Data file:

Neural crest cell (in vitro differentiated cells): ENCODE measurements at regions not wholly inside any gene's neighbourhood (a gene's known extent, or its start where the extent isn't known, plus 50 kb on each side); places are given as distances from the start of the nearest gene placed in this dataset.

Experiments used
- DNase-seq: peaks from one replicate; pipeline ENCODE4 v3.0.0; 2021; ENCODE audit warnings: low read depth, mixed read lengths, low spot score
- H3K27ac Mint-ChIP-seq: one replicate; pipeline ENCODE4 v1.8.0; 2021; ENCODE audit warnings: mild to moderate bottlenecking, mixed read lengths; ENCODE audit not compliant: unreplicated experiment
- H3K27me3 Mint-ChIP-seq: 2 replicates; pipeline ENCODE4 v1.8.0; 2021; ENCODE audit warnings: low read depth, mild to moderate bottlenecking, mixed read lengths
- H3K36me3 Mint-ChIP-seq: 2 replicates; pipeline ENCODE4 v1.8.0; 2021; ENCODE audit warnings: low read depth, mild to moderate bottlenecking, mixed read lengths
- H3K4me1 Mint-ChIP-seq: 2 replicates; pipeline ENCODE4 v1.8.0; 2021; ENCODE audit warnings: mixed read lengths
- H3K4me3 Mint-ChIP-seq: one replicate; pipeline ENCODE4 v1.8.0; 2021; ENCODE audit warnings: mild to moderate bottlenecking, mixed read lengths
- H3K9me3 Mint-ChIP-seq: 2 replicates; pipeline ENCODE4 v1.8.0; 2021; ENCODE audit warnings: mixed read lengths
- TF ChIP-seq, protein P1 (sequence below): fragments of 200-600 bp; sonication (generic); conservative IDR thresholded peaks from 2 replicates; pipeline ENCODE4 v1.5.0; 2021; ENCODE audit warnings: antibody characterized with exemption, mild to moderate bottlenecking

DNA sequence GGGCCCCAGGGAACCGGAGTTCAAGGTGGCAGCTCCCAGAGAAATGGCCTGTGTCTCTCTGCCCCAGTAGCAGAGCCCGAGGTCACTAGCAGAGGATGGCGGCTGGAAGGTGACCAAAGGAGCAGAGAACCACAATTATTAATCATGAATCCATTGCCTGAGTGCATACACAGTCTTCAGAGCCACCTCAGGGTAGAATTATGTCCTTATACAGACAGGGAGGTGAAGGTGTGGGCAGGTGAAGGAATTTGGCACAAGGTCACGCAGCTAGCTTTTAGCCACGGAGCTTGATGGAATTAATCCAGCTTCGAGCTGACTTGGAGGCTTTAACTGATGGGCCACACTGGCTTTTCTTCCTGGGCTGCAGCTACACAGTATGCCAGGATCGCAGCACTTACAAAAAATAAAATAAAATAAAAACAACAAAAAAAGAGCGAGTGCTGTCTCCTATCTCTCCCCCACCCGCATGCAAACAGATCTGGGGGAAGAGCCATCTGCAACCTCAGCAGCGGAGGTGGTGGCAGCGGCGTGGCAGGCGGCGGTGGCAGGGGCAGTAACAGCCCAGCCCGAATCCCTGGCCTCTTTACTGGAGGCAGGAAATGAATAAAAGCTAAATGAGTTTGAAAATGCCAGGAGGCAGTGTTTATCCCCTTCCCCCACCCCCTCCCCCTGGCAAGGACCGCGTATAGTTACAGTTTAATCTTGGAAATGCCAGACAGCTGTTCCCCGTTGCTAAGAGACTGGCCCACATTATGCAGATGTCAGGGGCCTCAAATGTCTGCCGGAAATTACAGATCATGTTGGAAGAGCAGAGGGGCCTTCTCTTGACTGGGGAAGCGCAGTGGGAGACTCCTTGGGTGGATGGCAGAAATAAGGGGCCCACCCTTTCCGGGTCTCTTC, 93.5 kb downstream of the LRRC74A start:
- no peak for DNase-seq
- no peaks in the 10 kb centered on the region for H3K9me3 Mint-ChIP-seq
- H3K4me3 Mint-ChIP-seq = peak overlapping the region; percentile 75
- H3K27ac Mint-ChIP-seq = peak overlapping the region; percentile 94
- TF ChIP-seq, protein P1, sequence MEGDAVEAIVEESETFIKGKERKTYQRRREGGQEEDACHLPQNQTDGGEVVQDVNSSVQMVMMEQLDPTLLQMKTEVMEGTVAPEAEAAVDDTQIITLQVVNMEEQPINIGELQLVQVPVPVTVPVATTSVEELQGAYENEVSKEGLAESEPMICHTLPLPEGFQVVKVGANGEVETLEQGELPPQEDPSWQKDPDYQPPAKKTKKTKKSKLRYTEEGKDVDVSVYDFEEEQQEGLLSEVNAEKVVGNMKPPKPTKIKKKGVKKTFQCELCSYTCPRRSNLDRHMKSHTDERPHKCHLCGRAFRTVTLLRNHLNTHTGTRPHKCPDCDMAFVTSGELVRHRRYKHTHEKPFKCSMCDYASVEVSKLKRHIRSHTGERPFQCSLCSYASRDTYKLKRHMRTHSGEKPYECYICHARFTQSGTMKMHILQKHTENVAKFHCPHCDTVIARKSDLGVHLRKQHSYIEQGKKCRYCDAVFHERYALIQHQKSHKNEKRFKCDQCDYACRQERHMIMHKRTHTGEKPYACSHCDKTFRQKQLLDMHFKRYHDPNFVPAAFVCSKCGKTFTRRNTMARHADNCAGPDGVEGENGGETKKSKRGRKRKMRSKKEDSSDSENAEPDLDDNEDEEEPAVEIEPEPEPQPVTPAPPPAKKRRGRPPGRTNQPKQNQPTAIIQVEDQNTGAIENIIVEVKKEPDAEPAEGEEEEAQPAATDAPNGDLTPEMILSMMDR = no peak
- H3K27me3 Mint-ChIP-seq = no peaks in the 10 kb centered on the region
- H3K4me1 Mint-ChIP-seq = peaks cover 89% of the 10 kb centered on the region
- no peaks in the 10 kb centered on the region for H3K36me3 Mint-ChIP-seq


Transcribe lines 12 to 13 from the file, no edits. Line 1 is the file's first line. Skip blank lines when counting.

- no peak for DNase-seq
- no peaks in the 10 kb centered on the region for H3K9me3 Mint-ChIP-seq